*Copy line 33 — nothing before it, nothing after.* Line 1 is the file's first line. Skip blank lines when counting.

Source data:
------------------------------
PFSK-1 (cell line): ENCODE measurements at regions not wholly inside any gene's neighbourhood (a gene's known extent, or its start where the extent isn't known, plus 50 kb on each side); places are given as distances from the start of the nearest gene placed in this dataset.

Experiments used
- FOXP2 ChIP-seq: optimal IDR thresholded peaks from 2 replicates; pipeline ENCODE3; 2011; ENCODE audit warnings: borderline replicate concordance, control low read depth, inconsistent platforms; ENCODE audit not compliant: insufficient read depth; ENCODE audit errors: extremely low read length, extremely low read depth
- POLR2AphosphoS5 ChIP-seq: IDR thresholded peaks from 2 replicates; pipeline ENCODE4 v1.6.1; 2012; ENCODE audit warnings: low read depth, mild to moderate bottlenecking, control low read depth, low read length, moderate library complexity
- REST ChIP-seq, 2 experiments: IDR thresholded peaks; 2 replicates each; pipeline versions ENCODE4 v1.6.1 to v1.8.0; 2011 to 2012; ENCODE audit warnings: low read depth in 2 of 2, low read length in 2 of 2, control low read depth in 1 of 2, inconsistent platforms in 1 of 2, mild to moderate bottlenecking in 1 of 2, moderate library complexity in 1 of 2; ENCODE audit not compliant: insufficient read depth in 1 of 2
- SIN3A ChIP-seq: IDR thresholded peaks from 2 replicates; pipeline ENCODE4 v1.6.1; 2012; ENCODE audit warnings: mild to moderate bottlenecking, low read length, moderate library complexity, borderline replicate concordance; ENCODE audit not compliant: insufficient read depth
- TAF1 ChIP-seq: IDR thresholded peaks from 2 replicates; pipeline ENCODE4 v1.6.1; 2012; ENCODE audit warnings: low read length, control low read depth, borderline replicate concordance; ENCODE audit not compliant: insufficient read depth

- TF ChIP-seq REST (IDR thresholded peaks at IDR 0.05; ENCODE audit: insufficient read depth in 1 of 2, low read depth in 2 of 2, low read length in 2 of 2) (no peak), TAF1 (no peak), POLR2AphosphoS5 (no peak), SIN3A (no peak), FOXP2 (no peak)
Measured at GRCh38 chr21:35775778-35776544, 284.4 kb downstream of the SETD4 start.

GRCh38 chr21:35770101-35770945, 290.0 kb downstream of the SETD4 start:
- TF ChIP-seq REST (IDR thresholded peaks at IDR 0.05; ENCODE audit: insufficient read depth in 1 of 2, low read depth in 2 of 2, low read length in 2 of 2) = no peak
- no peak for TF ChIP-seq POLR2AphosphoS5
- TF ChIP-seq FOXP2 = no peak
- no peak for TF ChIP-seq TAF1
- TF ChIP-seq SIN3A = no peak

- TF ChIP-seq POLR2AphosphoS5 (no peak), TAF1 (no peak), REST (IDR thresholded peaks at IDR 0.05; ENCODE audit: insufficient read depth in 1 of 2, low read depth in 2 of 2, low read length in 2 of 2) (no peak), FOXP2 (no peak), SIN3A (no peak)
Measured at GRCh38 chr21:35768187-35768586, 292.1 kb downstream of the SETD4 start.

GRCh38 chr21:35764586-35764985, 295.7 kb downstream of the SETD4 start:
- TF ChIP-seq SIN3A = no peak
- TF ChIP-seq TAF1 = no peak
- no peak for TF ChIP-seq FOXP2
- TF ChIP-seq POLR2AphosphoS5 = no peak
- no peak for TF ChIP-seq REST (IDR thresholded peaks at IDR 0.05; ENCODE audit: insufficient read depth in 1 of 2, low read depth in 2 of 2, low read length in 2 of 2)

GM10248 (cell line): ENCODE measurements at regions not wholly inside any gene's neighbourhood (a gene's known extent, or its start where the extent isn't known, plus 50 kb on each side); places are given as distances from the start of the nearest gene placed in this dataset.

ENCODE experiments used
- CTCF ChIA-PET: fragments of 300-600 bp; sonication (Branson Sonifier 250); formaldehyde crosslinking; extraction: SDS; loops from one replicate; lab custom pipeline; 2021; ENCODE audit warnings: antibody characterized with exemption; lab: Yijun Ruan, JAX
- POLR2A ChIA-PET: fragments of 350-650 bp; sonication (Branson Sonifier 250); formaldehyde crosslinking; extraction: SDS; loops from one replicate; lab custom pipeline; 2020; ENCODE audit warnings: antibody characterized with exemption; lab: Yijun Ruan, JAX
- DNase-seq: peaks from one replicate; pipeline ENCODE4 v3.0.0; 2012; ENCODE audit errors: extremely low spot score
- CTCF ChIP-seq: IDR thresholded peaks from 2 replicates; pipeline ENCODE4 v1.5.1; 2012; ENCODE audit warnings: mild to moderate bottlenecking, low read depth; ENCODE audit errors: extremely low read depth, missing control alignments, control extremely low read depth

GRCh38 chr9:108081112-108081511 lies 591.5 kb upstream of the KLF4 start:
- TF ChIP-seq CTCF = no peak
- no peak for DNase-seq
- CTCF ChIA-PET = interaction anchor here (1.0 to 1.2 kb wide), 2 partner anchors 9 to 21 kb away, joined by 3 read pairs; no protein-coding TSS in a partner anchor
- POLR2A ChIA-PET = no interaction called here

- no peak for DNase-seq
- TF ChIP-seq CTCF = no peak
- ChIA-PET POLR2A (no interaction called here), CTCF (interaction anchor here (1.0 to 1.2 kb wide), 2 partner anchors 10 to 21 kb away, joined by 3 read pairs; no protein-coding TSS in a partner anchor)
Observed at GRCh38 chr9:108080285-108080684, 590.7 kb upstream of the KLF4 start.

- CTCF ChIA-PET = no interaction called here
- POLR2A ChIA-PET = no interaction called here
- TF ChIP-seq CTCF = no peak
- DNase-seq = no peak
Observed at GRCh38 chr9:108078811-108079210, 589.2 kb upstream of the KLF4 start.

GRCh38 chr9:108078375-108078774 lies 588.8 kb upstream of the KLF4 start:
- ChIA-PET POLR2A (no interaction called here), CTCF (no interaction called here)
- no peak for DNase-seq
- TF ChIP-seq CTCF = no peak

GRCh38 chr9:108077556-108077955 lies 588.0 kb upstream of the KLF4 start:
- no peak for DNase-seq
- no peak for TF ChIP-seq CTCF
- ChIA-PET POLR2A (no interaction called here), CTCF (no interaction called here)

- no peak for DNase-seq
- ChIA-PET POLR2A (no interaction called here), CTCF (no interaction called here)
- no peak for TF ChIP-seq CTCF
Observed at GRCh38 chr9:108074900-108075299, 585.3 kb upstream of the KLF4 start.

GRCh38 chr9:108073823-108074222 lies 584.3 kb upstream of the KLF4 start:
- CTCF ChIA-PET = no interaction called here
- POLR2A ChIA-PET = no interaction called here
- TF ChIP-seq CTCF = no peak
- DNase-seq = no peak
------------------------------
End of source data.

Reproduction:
- CTCF ChIA-PET = interaction anchor here (1.0 to 1.2 kb wide), 2 partner anchors 9 to 21 kb away, joined by 3 read pairs; no protein-coding TSS in a partner anchor